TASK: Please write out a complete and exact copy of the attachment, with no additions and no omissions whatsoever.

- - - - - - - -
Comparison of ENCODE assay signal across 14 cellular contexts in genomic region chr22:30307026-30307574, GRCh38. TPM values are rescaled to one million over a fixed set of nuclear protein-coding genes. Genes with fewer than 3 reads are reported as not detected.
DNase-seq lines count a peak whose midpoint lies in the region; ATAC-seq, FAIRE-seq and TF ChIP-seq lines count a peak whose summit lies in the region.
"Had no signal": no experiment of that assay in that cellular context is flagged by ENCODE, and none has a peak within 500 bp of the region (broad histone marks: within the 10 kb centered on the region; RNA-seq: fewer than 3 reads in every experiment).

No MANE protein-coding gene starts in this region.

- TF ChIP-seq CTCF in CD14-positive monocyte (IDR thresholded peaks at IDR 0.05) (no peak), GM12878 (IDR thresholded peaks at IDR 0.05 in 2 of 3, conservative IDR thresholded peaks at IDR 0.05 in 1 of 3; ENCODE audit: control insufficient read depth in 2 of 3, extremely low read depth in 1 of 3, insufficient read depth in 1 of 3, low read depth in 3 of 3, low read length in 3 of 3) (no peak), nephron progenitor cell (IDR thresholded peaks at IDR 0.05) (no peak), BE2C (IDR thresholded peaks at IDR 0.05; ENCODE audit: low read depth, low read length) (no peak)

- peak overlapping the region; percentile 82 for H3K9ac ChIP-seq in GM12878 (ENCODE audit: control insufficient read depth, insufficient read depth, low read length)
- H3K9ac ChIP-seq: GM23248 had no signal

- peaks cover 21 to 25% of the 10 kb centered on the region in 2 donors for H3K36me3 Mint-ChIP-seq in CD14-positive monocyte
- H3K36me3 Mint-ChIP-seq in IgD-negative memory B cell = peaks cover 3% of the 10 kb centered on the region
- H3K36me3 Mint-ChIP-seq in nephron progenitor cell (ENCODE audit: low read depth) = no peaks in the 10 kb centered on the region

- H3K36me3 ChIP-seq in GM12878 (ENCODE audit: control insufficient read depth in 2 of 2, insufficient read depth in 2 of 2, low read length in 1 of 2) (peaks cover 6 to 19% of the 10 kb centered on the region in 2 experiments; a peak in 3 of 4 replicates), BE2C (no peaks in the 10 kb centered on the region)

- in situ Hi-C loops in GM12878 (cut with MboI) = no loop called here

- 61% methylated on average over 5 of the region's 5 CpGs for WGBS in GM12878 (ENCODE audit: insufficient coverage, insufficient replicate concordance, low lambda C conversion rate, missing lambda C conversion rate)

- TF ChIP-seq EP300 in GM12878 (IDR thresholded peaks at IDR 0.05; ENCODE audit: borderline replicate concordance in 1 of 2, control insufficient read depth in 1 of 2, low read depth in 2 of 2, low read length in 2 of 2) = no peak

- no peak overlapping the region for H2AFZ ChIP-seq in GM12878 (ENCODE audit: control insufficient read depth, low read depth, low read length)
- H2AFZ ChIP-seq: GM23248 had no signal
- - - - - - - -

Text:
Comparison of ENCODE assay signal across 14 cellular contexts in genomic region chr22:30307026-30307574, GRCh38. TPM values are rescaled to one million over a fixed set of nuclear protein-coding genes. Genes with fewer than 3 reads are reported as not detected.
DNase-seq lines count a peak whose midpoint lies in the region; ATAC-seq, FAIRE-seq and TF ChIP-seq lines count a peak whose summit lies in the region.
"Had no signal": no experiment of that assay in that cellular context is flagged by ENCODE, and none has a peak within 500 bp of the region (broad histone marks: within the 10 kb centered on the region; RNA-seq: fewer than 3 reads in every experiment).

No MANE protein-coding gene starts in this region.

- TF ChIP-seq CTCF in CD14-positive monocyte (IDR thresholded peaks at IDR 0.05) (no peak), GM12878 (IDR thresholded peaks at IDR 0.05 in 2 of 3, conservative IDR thresholded peaks at IDR 0.05 in 1 of 3; ENCODE audit: control insufficient read depth in 2 of 3, extremely low read depth in 1 of 3, insufficient read depth in 1 of 3, low read depth in 3 of 3, low read length in 3 of 3) (no peak), nephron progenitor cell (IDR thresholded peaks at IDR 0.05) (no peak), BE2C (IDR thresholded peaks at IDR 0.05; ENCODE audit: low read depth, low read length) (no peak)

- peak overlapping the region; percentile 82 for H3K9ac ChIP-seq in GM12878 (ENCODE audit: control insufficient read depth, insufficient read depth, low read length)
- H3K9ac ChIP-seq: GM23248 had no signal

- peaks cover 21 to 25% of the 10 kb centered on the region in 2 donors for H3K36me3 Mint-ChIP-seq in CD14-positive monocyte
- H3K36me3 Mint-ChIP-seq in IgD-negative memory B cell = peaks cover 3% of the 10 kb centered on the region
- H3K36me3 Mint-ChIP-seq in nephron progenitor cell (ENCODE audit: low read depth) = no peaks in the 10 kb centered on the region

- H3K36me3 ChIP-seq in GM12878 (ENCODE audit: control insufficient read depth in 2 of 2, insufficient read depth in 2 of 2, low read length in 1 of 2) (peaks cover 6 to 19% of the 10 kb centered on the region in 2 experiments; a peak in 3 of 4 replicates), BE2C (no peaks in the 10 kb centered on the region)

- in situ Hi-C loops in GM12878 (cut with MboI) = no loop called here

- 61% methylated on average over 5 of the region's 5 CpGs for WGBS in GM12878 (ENCODE audit: insufficient coverage, insufficient replicate concordance, low lambda C conversion rate, missing lambda C conversion rate)

- TF ChIP-seq EP300 in GM12878 (IDR thresholded peaks at IDR 0.05; ENCODE audit: borderline replicate concordance in 1 of 2, control insufficient read depth in 1 of 2, low read depth in 2 of 2, low read length in 2 of 2) = no peak

- no peak overlapping the region for H2AFZ ChIP-seq in GM12878 (ENCODE audit: control insufficient read depth, low read depth, low read length)
- H2AFZ ChIP-seq: GM23248 had no signal